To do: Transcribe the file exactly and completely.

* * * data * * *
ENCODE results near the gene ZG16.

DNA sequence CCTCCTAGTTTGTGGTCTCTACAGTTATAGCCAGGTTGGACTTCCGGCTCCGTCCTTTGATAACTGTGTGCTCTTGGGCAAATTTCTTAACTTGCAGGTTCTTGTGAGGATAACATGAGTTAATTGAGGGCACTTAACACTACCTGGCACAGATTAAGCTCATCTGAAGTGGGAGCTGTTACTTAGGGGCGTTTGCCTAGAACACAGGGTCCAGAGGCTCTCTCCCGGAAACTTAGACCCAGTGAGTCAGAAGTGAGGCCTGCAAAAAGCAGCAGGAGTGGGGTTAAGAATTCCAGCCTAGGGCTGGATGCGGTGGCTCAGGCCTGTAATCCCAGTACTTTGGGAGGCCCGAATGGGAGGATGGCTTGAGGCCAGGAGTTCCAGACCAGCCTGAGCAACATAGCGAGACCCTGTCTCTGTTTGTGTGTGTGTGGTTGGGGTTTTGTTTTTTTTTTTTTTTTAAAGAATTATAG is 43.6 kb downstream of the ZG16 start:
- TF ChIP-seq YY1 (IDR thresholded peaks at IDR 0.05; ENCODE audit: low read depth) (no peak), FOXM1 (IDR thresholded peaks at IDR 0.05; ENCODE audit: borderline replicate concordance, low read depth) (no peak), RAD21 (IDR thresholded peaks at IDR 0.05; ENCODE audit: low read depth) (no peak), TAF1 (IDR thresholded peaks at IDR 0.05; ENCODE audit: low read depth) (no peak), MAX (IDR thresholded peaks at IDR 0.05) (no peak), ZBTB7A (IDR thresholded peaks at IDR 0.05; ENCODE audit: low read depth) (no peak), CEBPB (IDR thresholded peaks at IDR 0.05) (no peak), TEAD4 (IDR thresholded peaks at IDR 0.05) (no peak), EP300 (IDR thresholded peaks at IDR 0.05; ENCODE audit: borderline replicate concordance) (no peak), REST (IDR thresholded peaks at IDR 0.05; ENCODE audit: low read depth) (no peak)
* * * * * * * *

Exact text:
ENCODE results near the gene ZG16.

DNA sequence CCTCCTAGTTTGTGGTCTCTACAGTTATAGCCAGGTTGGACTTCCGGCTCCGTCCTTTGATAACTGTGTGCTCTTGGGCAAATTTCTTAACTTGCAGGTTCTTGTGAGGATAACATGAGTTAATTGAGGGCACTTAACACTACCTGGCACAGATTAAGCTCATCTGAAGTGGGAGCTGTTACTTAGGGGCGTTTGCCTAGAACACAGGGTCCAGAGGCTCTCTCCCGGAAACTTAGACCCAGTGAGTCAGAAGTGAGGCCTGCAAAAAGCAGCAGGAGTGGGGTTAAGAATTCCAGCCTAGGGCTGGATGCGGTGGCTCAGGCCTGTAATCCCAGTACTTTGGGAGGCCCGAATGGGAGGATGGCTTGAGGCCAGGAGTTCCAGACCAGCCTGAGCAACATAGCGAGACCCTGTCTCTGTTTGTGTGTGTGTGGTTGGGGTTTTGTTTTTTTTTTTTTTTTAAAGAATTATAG is 43.6 kb downstream of the ZG16 start:
- TF ChIP-seq YY1 (IDR thresholded peaks at IDR 0.05; ENCODE audit: low read depth) (no peak), FOXM1 (IDR thresholded peaks at IDR 0.05; ENCODE audit: borderline replicate concordance, low read depth) (no peak), RAD21 (IDR thresholded peaks at IDR 0.05; ENCODE audit: low read depth) (no peak), TAF1 (IDR thresholded peaks at IDR 0.05; ENCODE audit: low read depth) (no peak), MAX (IDR thresholded peaks at IDR 0.05) (no peak), ZBTB7A (IDR thresholded peaks at IDR 0.05; ENCODE audit: low read depth) (no peak), CEBPB (IDR thresholded peaks at IDR 0.05) (no peak), TEAD4 (IDR thresholded peaks at IDR 0.05) (no peak), EP300 (IDR thresholded peaks at IDR 0.05; ENCODE audit: borderline replicate concordance) (no peak), REST (IDR thresholded peaks at IDR 0.05; ENCODE audit: low read depth) (no peak)